Very Quickly Sketching Out User Acquisition Costs

I’ve spent a lot of time trying to get Resolution to represent the most complicated scenarios it possibly can. Compared to the average user, I’m (unsurprisingly) pretty good at doing this, even if some of the results are kind of ridiculous.

However, in doing so, I’ve learned that some of the biggest “aha!” moments in the application aren’t with complex models. They are with really, really simple ones, like the one I built today.

Considering User Types

Here’s the situation. I’m helping someone figure out yet another go-to-market plan (hopefully better than Resolution’s), and one of the things we’re budgeting for (unlike Resolution) is some money to acquire users. At first, I just threw all these different people in a big “user” bucket, and assigned a single set of costs and benefits to that big bucket.

However, this turns out to be more than a bit too simple. We have powerful, important, advocate-like users with much higher acquisition costs and network effects than normal users, or especially casual users (like students). I really need to consider what the user breakdown by type is going to be — not just to anticipate my costs, but to understand my downstream network effects. Unfortunately, I’m working in a spreadsheet, so there are a lot of annoying things about trying to take this stuff into consideration.

Brittle Formulas

Again, I’m in a spreadsheet. For every additional factor I want to consider, I either need to manually code it into my formulas (and have to update it umpteen times if it changes), or find a place I can stash it, and then reference that value. Either way, if I suddenly change the way I’m doing this (by, say, referencing one of several potential values in each place instead of using the same one all the time), I have a lot of refactoring to do, which usually leads to me making mistakes.

Unclear Inputs

The driver of my user acquisition numbers is my user acquisition budget. But of course, we’re not totally set on what that should be yet. In fact, as is often the case, the answer is really “as low as possible”, but we don’t know what that is yet. So I can’t just say “the budget is $20k”, nor can I say “the budget is whatever it takes to get 100 power users and 400 casuals”. I have to give and take on both sides of that to come up with something that makes sense.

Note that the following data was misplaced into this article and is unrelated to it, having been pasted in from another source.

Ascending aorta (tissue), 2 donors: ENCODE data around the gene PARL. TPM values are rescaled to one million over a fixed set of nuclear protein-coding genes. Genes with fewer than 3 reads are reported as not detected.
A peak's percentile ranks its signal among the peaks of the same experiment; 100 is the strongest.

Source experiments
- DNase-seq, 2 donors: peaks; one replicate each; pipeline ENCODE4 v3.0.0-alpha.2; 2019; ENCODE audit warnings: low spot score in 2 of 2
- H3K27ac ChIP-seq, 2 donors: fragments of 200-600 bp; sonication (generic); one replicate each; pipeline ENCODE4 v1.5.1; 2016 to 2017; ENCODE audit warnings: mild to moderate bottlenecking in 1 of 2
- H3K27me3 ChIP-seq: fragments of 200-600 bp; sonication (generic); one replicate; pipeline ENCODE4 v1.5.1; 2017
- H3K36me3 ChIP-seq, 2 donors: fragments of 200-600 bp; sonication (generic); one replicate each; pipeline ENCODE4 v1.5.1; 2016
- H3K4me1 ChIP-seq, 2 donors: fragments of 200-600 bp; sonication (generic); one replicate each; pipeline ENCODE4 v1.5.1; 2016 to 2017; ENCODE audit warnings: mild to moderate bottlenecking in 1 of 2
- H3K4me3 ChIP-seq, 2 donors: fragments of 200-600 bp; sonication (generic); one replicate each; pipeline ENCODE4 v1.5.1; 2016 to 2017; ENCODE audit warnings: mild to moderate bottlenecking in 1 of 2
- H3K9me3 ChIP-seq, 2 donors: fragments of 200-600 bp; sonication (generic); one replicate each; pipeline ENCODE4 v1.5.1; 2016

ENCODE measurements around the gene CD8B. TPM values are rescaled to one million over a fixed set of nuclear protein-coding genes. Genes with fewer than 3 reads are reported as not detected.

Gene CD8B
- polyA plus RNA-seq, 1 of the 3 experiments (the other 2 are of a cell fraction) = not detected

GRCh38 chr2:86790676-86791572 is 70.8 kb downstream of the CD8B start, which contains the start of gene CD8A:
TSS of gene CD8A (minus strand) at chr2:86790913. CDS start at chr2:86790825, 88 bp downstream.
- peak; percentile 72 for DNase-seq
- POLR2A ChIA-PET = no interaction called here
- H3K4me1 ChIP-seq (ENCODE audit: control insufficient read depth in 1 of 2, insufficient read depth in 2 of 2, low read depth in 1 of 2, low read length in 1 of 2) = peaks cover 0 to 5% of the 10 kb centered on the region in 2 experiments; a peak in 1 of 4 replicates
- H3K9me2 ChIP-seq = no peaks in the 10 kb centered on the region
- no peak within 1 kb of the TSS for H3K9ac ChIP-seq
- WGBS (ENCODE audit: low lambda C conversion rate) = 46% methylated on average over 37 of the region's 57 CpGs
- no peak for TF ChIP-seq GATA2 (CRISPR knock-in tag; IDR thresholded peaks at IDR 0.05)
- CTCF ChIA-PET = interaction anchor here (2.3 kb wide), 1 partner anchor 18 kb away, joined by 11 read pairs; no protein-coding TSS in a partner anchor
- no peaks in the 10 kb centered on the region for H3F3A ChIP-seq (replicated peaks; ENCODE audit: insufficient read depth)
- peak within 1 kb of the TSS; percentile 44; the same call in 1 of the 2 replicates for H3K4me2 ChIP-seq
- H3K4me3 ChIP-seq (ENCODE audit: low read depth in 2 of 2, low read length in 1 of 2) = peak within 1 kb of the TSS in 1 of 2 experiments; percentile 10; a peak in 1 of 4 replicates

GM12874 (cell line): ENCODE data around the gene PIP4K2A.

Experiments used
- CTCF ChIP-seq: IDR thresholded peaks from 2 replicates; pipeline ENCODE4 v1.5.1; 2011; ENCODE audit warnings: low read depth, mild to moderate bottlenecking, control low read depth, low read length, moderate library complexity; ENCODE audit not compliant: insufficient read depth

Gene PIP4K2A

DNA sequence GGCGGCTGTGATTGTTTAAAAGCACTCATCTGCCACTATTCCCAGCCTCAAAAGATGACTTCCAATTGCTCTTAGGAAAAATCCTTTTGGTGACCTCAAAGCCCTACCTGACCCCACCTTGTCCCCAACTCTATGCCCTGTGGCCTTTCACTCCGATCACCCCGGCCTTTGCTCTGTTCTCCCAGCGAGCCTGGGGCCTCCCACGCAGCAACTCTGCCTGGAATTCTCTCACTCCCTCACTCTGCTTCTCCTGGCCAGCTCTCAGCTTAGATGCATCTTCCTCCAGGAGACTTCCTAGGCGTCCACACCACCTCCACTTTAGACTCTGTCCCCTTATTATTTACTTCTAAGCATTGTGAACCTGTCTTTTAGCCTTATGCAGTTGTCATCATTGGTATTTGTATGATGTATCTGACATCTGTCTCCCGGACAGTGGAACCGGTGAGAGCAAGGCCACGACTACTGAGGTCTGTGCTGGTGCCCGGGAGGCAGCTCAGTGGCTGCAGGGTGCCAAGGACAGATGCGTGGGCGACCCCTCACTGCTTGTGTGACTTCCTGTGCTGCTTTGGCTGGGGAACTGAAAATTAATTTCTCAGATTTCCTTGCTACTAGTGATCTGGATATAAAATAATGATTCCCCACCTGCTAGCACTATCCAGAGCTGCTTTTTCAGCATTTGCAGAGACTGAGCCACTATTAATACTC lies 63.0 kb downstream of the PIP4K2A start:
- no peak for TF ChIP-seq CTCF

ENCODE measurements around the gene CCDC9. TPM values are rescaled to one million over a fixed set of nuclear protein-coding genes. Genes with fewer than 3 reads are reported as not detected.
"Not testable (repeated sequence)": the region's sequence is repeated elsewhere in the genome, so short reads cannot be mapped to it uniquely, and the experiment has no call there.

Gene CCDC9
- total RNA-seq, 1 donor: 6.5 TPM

Rates Up For Grabs

This is one of those classic Resolution-y scenarios where no answer is ridiculous until you see it, at which point it’s obviously ridiculous and you want to make sure you never see it again. What’s a reasonable acquisition cost for a power user? A hundred dollars? “That’s nothing!” A thousand dollars? “THAT’S INSANE!!!” Okay, okay. I need to be able to take these different costs on and off the table, and probably put some floors and ceilings on them.

What a Flex

Basically, I have what seems like a really simple math problem, except I want a whole bunch of different things to be able to flex — and of course, I want to be able to go “backwards”, where I can use money to determine user outputs, OR I can request certain amounts of certain types of users at certain costs and see that affect the required “input”.

Aaaaaand…. here it is.

To be honest, this was even simpler when I started. I simply had my pile of money, my three user groups, and my three costs. All I really wanted to do was figure out what reasonable acquisition costs would be for the goals we have, but once I had that established I immediately wanted to plug in some of the downstream effects, so I just… added them.

Where the model really shines, though, is when the questions come (and they always do):

  • Can you make this work with 15k? How does that affect the total user base?
  • What if we spent a lot more money on influencers and a lot less on the rank and file users?
  • What if referrals are actually stronger from senior staff than from influencers?
  • What’s the cheapest way to get me to 500 users?
  • Follow-up: “Okay, not that way, what else can you do?”

I built this model in 5 minutes. It’s not complicated. But I poked at it and tried different scenarios for the next 20, and I’ve come back to it several times since. Scenarios! Flexibility! It’s all there, baby!